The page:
More Paleo Patter

Does anyone else have problems getting their head around small encampments of Paleo-Indian hunters spearing to death migrating caribou funneled through a tight ravine at the base of Sugarloaf some 12,350 years ago? Yes, mind boggling indeed, yet quite real.

I suppose what makes it all so unfathomable is the sad fact that the typical American citizen taught in the average American school is lost in a very intentional Christian/cultural fog that deceives most into believing that New England history began with the Plymouth pilgrims in 1620. If creative, curious and sophisticated, you may even want to begin with Leif Erikson and long-lost Vinland, circa 1000 AD, still to this day being hunted by scholarly explorers. Well, let me tell you a little secret: It all started way before the Vikings, secretive Basque fishermen or a Portuguese explorer named Christopher Columbus, and it was happening right here where we live, dating back between 12,000 and 13,000 years, maybe even a bit earlier. That was proven this week by radiocarbon dating performed on calcine (baked) bone fragments collected on a two-week archaeological excavation led from Sept. 7-21 by veteran, soon-to-be 67-year-old archaeologist Dr. Richard Michael Gramly, a Harvard Ph.D specializing in Paleo discovery, with the ground-breaking Vail Site in western Maine’s Rangeley Lakes Region and many other important sites to his credit.

Not one to putter around procrastinating over scholarly reports while storing artifacts in dark, locked vaults secreted far from public view, Gramly has, since returning home on Sept. 21, been furiously piecing together the clues uncovered with shovel, trowel and soft-bristled brush by his veteran, highly coordinated American Society for Amateur Archaeologists crew. After packaging and mailing his bone samples to Beta Analytic, a respected Miami, Fla., lab he and other top archaeologists have for 30 years used to date material, Gramly has continued to diligently pick away at the artifacts, attempting to reassemble broken pieces and comprehend precisely what it all means. Beta lab has already examined the bone and dated it to 10,350 years Before Present, plus or minus 50, which, according to Gramly, computes out to approximately 12,350 actual calendar years or to roughly the date 10,337 BC … mind-blowing indeed. That’s nearly 10,000 years before ancient Greece and Rome, more than 9,000 years before ancient Egyptian civilization coalesced.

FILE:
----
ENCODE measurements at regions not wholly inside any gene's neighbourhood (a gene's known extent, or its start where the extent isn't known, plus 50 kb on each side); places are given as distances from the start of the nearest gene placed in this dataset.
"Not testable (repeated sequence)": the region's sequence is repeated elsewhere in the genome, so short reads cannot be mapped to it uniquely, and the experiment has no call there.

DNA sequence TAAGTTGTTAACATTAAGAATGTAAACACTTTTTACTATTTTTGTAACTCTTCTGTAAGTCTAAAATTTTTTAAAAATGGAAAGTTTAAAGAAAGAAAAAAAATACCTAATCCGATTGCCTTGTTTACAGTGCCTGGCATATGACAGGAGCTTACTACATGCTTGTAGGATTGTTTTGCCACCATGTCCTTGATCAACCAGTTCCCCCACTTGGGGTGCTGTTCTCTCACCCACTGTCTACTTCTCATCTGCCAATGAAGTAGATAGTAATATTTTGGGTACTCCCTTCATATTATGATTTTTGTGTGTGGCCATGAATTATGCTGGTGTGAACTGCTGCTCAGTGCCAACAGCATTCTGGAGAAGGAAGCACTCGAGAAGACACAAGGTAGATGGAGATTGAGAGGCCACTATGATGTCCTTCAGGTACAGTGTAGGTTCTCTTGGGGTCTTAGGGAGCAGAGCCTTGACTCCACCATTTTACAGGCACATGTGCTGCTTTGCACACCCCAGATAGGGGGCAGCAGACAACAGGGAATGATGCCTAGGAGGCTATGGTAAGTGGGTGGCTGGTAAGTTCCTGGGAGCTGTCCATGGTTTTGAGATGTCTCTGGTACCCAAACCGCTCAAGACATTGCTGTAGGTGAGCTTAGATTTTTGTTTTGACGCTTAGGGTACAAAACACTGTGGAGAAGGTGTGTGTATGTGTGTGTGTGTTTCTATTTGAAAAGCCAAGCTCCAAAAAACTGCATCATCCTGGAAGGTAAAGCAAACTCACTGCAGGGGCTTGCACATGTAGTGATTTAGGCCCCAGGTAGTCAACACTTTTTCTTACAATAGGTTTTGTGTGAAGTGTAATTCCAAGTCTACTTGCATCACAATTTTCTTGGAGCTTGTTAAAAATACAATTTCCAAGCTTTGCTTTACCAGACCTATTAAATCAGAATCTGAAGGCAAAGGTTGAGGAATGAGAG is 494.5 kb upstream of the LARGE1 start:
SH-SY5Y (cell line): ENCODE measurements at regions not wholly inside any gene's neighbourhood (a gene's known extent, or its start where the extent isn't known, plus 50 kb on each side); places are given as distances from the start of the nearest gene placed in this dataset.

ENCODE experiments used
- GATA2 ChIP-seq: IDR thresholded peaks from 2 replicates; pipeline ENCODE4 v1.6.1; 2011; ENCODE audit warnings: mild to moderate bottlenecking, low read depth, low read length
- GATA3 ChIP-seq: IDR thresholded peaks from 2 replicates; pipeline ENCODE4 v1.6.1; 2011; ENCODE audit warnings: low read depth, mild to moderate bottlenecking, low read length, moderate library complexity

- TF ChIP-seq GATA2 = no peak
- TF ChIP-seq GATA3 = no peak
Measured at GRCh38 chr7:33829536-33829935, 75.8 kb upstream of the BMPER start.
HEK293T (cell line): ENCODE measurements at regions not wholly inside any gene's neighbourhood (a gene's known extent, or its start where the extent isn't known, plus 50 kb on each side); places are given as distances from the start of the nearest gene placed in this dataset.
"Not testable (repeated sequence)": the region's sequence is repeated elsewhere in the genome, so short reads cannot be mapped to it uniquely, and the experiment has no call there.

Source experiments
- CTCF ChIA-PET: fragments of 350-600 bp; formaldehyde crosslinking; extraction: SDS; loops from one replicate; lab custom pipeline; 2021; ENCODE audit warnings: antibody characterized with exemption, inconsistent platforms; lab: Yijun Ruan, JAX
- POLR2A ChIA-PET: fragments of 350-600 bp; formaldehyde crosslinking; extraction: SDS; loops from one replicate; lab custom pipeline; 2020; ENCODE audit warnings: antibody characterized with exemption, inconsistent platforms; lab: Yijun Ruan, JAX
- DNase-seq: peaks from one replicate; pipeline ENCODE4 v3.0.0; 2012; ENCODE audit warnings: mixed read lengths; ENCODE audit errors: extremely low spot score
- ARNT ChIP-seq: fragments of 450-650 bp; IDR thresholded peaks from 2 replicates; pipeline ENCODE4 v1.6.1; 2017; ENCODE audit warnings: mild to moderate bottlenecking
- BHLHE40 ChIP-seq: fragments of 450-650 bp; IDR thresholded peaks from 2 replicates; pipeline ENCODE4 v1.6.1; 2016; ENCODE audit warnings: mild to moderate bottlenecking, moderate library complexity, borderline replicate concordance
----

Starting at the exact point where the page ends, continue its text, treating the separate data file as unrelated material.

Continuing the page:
Truth be told, Gramly was a little disappointed with the date because what he had seen led him to speculate the artifacts gathered at the site dated back as far as the Vail Site he dug in 1980. Beta Analytic and another independent lab dated the bone collected there at about 350 years older, some 12,700 years old. But hey, a layman might ask, what’s 350 years in a picture so deep? And although that sounds like a reasonable assessment, Gramly says one should be careful not to dismiss 3½ centuries so haphazardly, saying 350 years is not in any way insignificant in the big picture. Much can change in three centuries, including such crucial factors as climate,  glacier-melt and vegetation to name a few, and Gramly insists that archaeologists must pay close attention to the minutest details when interpreting prehistoric data. So, for the time being, he’s going to treat the Vail and Sugarloaf sites as apples and oranges, comparing the South Deerfield site bordering a sandy, agricultural Whately plain as a “sister site” to the famed Bull Brook Site of Paleo legend in Ipswich.

“That site sits 120 miles due east of the Sugarloaf Site,” said Gramly, reached at his North Andover home Tuesday. “We don’t know if we’re dealing with the same bands of hunters at the sites, or related bands, or if it was the same people migrating with the caribou herds from one site to the other. We may never know, but I’d sure like to know.”